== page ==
prenatal diagnosis of fetal hydrocolpos caused by persistent urogenital sinus is described. The urethrovaginal communication allowed urine to empty from the bladder into the vagina, which subsequently dilated, causing bilateral hydronephrosis, distention of the fetal abdomen, decreased urinary output, oligohydramnios, and abdominal dystocia at delivery.
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16/18. prenatal diagnosis of ventriculo-coronary communications in a second-trimester fetus using transvaginal and transabdominal color Doppler sonography.

    We report on the prenatal diagnosis of ventriculo-coronary communication associated with pulmonary atresia and an intact interventricular septum. The diagnosis was made by transvaginal color Doppler sonography at 17 weeks' gestation and confirmed by transabdominal sonography at 19 weeks. color Doppler demonstrated the communication between the distal hypoplastic right ventricle and the right coronary artery, with the course of this vessel situated along the outer heart wall. Spectral Doppler assessment showed bidirectional arterial flow in this vessel. Extracardiac skeletal anomalies (cleft hands and feet) were also detected and classified as an ectrodactyly-ectodermal dysplasia clefting (EEC) syndrome. This led the parents to opt for termination of pregnancy. All findings were confirmed on autopsy. Using stereomicroscopy the malformations of the coronary system and main connections to the lumen of the right ventricle were additionally demonstrated. To our knowledge this is the first report on the identification of coronary artery malformations in a midtrimester fetus using transvaginal color Doppler. The early appearance enabled us to investigate the pathophysiological sequence of the combined defect. Further investigation might elucidate whether ventriculo-coronary communications arise secondary to pulmonary atresia and intact inter-ventricular septum, due to increased ventricular pressure, or are the primary defect leading to intrauterine pulmonary atresia or, indeed, whether both defects appear simultaneously.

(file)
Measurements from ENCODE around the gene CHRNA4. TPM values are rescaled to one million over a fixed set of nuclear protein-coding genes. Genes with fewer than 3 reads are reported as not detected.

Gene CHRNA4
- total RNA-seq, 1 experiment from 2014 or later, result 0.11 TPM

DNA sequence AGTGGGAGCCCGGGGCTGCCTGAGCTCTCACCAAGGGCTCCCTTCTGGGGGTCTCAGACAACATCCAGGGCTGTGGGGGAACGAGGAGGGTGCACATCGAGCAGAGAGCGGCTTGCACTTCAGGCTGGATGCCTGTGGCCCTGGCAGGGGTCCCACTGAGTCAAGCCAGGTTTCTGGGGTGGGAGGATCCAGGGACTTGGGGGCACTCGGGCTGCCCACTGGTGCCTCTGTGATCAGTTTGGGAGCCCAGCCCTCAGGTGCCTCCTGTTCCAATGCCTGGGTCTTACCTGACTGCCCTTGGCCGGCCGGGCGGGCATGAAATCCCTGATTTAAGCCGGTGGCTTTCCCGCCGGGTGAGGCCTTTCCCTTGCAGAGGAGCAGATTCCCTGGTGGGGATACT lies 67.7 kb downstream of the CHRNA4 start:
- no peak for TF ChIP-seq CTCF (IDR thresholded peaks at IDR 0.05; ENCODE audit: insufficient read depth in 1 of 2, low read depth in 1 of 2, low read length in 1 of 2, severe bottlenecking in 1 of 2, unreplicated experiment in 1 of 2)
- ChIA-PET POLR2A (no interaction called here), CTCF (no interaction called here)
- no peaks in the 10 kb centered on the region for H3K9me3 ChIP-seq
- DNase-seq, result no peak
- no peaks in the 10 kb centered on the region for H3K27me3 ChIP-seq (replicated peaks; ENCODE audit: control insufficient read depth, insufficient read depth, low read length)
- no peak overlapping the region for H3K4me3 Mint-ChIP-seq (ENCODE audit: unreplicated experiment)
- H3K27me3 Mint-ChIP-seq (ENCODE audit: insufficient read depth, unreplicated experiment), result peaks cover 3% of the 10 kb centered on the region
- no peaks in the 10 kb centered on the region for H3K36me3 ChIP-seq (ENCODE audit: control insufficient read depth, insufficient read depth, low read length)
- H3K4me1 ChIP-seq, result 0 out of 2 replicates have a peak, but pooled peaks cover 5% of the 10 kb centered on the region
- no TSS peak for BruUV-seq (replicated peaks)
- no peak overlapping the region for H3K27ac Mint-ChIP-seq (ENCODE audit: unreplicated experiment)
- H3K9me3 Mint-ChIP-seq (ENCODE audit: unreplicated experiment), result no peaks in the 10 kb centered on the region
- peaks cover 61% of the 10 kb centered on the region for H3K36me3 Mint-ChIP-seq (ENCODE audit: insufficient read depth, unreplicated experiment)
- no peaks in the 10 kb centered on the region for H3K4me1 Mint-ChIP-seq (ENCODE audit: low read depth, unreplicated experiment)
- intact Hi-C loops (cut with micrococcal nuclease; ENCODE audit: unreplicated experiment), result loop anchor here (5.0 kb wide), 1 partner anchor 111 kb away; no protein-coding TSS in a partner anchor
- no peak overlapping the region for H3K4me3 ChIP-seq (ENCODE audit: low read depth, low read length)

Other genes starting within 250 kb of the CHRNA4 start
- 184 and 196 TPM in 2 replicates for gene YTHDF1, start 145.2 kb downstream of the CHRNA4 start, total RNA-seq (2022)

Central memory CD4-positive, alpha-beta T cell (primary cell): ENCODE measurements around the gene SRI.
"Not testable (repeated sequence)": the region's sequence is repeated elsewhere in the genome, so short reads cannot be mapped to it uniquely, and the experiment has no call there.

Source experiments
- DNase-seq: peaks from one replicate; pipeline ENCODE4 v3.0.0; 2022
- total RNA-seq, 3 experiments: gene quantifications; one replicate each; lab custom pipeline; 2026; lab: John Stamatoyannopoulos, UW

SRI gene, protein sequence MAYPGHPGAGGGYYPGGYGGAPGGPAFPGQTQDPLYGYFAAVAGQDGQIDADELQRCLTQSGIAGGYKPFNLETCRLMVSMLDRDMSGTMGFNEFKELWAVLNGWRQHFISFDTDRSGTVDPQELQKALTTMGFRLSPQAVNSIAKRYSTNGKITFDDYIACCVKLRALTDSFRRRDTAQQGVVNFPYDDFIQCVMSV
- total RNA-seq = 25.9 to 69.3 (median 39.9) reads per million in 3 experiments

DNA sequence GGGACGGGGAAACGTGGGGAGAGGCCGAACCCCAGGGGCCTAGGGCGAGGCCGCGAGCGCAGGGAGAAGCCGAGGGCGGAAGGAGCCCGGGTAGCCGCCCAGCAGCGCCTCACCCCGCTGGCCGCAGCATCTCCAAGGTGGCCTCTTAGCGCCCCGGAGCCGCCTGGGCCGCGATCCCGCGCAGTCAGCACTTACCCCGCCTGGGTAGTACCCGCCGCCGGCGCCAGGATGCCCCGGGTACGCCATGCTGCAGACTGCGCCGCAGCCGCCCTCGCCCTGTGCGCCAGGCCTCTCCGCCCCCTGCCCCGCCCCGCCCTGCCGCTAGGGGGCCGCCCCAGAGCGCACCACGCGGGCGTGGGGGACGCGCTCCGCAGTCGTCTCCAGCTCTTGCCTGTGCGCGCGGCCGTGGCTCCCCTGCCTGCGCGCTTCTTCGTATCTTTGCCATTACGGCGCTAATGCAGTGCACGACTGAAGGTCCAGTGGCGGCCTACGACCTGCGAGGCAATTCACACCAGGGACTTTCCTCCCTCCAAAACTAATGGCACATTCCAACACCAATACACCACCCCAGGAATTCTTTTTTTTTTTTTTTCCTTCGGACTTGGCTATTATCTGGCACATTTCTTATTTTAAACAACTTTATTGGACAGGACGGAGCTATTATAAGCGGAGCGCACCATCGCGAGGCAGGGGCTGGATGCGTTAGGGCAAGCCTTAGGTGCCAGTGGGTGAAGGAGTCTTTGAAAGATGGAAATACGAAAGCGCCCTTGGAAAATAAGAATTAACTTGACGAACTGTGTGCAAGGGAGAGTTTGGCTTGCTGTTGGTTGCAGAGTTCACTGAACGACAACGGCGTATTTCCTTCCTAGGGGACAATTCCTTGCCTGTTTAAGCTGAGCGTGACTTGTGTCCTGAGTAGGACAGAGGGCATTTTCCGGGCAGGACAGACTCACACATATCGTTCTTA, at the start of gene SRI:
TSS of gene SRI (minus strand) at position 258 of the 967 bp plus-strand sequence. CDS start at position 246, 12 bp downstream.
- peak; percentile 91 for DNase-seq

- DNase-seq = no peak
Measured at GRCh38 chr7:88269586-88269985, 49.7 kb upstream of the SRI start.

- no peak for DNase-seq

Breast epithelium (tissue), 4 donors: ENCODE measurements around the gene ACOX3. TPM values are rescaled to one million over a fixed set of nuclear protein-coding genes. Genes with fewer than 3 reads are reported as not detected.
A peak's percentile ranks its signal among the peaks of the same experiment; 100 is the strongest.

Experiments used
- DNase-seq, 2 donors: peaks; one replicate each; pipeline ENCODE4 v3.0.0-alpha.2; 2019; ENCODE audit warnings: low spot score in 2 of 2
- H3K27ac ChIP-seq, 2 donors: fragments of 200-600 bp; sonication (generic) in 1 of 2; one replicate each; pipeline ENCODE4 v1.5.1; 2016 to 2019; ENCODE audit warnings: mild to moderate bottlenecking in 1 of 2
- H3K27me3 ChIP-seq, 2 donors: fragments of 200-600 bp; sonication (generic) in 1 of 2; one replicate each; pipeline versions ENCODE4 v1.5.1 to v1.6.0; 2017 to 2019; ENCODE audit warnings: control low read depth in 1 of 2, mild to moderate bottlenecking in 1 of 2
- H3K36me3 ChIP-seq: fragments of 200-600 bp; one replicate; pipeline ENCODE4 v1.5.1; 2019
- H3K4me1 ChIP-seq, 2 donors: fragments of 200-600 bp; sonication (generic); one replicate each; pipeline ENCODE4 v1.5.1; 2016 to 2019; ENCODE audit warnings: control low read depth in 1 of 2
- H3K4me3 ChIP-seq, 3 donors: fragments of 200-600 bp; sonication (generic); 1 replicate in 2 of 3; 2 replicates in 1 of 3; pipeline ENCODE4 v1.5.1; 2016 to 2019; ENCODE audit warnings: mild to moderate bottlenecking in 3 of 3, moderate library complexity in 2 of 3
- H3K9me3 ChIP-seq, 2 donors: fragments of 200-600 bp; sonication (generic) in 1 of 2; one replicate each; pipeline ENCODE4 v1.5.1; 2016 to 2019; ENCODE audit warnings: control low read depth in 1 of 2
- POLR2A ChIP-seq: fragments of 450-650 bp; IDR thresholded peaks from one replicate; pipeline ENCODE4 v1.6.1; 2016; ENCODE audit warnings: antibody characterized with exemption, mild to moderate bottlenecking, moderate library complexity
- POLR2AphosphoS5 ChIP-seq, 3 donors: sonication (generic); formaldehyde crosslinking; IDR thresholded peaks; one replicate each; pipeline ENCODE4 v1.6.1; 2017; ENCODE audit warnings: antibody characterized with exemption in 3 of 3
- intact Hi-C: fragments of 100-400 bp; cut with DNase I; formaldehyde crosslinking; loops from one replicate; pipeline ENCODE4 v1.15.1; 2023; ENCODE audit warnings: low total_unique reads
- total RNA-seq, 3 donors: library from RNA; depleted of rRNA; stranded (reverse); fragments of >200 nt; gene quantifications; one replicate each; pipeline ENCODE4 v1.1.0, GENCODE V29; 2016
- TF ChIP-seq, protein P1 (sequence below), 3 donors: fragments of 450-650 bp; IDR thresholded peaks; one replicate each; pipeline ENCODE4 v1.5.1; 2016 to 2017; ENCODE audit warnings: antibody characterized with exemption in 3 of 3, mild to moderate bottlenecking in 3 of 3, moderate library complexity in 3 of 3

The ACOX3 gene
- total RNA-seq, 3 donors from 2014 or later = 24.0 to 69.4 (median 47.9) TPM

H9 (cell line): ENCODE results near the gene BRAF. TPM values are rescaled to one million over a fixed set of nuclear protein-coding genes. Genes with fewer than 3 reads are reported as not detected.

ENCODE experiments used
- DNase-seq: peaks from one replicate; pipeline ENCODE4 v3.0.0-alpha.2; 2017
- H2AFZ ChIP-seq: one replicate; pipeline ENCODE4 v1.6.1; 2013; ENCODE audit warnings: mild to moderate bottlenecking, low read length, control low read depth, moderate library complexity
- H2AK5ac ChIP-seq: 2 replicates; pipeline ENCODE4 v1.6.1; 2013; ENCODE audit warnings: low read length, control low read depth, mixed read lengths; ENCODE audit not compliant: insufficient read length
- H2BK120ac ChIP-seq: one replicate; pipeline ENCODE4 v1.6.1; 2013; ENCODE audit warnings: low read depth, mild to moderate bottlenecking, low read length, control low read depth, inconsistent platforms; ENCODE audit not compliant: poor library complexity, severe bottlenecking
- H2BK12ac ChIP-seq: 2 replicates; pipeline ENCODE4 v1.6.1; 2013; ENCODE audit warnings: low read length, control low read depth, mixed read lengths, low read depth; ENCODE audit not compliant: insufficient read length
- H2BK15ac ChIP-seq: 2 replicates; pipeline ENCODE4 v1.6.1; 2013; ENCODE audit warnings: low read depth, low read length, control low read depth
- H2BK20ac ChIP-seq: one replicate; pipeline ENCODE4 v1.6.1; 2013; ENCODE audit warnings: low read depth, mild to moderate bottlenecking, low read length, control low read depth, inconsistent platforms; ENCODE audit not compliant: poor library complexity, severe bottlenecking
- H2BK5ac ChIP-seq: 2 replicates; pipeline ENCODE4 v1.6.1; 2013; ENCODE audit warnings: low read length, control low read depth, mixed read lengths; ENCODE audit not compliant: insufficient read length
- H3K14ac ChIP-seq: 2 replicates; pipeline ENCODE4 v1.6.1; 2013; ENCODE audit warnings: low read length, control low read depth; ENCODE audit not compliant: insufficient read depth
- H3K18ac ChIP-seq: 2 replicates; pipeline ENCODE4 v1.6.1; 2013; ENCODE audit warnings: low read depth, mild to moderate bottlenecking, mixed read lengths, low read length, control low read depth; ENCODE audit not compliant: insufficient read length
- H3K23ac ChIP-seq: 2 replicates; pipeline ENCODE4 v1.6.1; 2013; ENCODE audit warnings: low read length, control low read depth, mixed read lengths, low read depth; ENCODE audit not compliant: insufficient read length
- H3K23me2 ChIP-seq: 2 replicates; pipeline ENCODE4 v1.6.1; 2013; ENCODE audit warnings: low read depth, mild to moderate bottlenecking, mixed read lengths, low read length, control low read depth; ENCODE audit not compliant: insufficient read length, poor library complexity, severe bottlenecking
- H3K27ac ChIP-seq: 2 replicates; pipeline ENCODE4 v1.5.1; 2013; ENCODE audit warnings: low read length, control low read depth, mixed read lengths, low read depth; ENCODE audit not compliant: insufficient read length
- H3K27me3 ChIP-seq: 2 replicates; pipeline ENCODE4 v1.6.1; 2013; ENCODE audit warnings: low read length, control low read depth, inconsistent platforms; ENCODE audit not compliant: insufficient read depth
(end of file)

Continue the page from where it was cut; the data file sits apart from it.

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17/18. Herniation of the singular nerve into the round window niche.

    We report two cases of herniation of the singular nerve into the round window niche and one case of bony dehiscence without herniation between the round window niche and the posterior canal ampulla. It is believed that the middle ear and the inner ear are completely separate. However, in the temporal bone of a 10- to 15-week-old human fetus, a communication between the round window niche and the posterior canal ampulla is observed. Later, the mesenchymal tissue in the communication is replaced by cartilage from near the posterior canal ampulla. If the communication does not fill with cartilage, ossification is not able to begin behind the posterior canal crista. When there is bony dehiscence behind the crista, the singular nerve fibers are easily pressed out by ossified endosteal bone and herniated into the round window niche.
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18/18. Management of a case of twin-to-twin transfusion syndrome by a combined surgical approach.

    OBJECTIVE: The management of a case of severe twin-to-twin transfusion syndrome at 24 weeks of gestation is presented, using a combined surgical and medical approach. methods: Operative fetoscopy was used to coagulate placental vessels crossing the intertwin membranes. Repeated intrauterine transfusions were used to correct recurrent anemia in the donor twin. Selective three-dimensional placental angiography and directed histological analysis were used to study the placenta after delivery. RESULTS: Resolution of twin-to-twin transfusion syndrome was obtained by coagulation of placental anastomoses, but was followed by recurrent anemia in the donor twin. This was successfully treated by serial intrauterine blood transfusions, and 2 healthy twins were delivered at 31 weeks of gestation. One artery-to-vein anastomosis was demonstrated to be the only communication left between the two circulations. CONCLUSIONS: This case illustrates the limitations of placental surgery in twin-to-twin transfusion syndrome and highlights the need for ultrasound and Doppler follow-up of these high-risk fetuses to indicate further treatment. Placental anastomoses can be overlooked by macroscopic examination and injection technique, but can be demonstrated by placental angiography.